The era of jacobinism and bolshevism has gone into the dustbin of history, so calls for bloody revenge on enemies of the revolution makes as much sense as placing hopes on horse-drawn carts as a “green” form of transport that, moreover, doesn’t require imported fuels. The language of weapons makes sense on the front, but not in the rearguard. Still, depending on the lustration law alone, however ideal it might be, is also not enough. To clean government of communist functionaries in the early 1990s would have been far simpler than trying to sift out the civil service today, after it has been largely shaped by the principle of permanent criminal gangs. The strength of such gangs is in their ability to conspire, to come up with shadowy schemes, and to negotiate informal agreements.
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To confront unspoken gang rules with the help of legislation is far from straightforward. Party of the Regions was only the tip of the iceberg, the face of the mafioso octopus of the Yanukovych regime. If we recall, in addition to a presidentially-appointed governor of every oblast state administration, the regime had an informal “minder” who made sure the interests of the Family were taken care of, especially its business interests. To try to define in law the limits of influence of such individuals is impossible, although it’s equally naive to believe that the current Administration has no idea of these shadow functionaries and their capacities.
The success of reforms in Ukraine will depend on how much distance the current power elite manage to keep between themselves and various “trusted individuals” of Yanukovych and today’s oligarchs, and from political forces that indirectly work on behalf of the aggressor. Any talk of “peace for the sake of unity” is likely to lead to the same mistakes that were made by the leaders of the Orange Revolution, who allowed the Regionals to return to power and eventually to organize a full-scale reversal.
And the Maidan goes on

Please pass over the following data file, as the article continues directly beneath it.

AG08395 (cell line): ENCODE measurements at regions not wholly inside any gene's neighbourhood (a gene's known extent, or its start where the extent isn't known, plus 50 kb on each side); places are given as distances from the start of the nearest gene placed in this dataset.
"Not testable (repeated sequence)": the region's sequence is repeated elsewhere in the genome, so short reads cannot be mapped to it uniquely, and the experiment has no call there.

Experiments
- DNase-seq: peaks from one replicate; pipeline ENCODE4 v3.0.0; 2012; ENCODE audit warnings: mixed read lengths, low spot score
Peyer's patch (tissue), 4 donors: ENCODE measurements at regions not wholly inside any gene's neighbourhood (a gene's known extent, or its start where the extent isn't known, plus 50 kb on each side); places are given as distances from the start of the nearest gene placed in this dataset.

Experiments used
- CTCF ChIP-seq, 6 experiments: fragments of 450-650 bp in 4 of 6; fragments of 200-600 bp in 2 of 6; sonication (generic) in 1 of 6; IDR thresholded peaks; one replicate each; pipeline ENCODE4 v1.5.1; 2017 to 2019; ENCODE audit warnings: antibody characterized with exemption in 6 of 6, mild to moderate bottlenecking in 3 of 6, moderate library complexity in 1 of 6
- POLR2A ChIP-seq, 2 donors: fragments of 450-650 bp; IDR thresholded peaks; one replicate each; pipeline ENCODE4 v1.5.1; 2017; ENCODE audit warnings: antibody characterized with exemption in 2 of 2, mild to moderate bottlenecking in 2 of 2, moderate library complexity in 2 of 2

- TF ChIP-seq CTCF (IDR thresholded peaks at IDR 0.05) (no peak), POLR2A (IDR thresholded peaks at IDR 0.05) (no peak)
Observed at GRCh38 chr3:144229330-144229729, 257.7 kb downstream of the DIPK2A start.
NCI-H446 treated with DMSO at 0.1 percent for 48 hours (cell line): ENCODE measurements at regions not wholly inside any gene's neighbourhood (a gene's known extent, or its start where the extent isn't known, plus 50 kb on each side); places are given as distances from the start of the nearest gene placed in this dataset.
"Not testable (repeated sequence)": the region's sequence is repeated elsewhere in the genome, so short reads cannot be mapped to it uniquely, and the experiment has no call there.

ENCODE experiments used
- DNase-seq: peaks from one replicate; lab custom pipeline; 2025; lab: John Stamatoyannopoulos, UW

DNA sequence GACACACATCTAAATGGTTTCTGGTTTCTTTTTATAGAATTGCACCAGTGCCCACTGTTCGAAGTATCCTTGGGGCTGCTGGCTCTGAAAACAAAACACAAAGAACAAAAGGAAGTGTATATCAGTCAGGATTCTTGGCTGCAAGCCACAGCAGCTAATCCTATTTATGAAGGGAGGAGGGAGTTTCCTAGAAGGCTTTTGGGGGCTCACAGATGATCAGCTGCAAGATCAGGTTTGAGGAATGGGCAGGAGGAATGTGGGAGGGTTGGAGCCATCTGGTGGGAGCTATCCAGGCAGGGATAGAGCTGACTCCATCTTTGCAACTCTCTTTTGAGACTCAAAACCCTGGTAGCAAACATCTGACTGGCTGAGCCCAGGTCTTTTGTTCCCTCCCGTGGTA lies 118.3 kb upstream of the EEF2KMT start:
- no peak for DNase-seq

The “Revolution of Dignity” has overturned relations between the nation and the government in such a way that now the ruling elite is seriously worried about staying loyal enough to voters. The paternalistic system and the faith in “stability” that went along with it have collapsed as the main element in public trust.
Government, be it central, local or even military, is becoming accountable to civil society in Ukraine. The powerful volunteer movement that was born on the Maidan makes it possible not only to supply the army with everything it needs, but also to expose the incompetence of generals, their bravura reports, and the failure of officials at various levels to come through on their promises and commitments. The self-defense companies that a year ago consisted of boys in construction helmets and wooden shields have turned into battle-ready battalions that offer a model for how the country’s forces need to be reformed in the future. The Ukrainian community abroad, which mostly loved Ukraine from a distance in the past, has been giving its homeland millions of dollars’ worth of assistance through transfers to volunteer foundations and suppliers of ammunition, while holding the “western front” in the information war through which Russia is using every trick in the book to discredit Ukraine.
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The current government still seems to think that problems are resolved by first setting up a line ministry—along the lines of the Ministry of Information, nicknamed Propaganda Ministry or Minstets after the current minister—, while ordinary Ukrainians are already busy working in the information and cultural arenas. Campaigns to boycott Russian goods began long before the Verkhovna Rada announced its economic sanctions against the Russian Federation. Interest in Ukrainian film, music, literature, and art inside the country is creating domestic demand that Ukrainian artists not long ago complained was missing. Ukrainian bloggers are famously exposing the fakery of Russian propaganda while officials speaking at podiums still talk about “the need for proper measures.”
Changes are moving much faster in Ukrainian society than in the corridors of power. This is a reflection of yet another feature of the Maidan: the revolutionary class is not enthralled with power. Rather, it is demonstrating to the ruling elite those progressive systems and models that they should really consider instituting.
 Thermidor, a month name invented during the French Revolution, has come to mean a retreat from more radical goals and strategies during a revolution, especially when caused by a replacement of leading personalities. Source: Wikipedia